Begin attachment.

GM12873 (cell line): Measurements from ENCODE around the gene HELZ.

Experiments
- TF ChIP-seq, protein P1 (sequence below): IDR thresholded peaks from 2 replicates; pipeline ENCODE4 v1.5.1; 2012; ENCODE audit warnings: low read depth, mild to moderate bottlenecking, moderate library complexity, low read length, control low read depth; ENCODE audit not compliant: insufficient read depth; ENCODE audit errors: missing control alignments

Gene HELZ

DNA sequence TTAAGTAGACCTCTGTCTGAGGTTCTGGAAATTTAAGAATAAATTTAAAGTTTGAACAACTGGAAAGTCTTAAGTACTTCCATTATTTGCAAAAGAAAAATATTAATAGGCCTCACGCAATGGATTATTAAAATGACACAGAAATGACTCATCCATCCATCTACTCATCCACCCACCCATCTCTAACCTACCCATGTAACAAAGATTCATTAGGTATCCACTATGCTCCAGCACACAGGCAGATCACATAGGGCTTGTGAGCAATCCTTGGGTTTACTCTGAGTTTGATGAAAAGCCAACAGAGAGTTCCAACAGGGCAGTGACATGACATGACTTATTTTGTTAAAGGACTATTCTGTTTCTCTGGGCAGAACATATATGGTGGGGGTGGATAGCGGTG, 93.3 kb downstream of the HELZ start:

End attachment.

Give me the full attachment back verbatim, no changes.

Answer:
GM12873 (cell line): Measurements from ENCODE around the gene HELZ.

Experiments
- TF ChIP-seq, protein P1 (sequence below): IDR thresholded peaks from 2 replicates; pipeline ENCODE4 v1.5.1; 2012; ENCODE audit warnings: low read depth, mild to moderate bottlenecking, moderate library complexity, low read length, control low read depth; ENCODE audit not compliant: insufficient read depth; ENCODE audit errors: missing control alignments

Gene HELZ

DNA sequence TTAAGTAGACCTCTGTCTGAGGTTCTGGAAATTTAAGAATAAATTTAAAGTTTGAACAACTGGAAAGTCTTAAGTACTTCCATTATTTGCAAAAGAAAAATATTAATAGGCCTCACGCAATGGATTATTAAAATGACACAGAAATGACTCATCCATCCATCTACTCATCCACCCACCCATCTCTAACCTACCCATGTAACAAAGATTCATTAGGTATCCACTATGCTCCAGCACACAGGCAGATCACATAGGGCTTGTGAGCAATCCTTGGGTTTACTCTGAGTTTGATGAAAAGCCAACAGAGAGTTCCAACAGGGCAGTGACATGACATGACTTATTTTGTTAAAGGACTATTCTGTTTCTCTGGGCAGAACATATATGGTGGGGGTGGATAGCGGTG, 93.3 kb downstream of the HELZ start: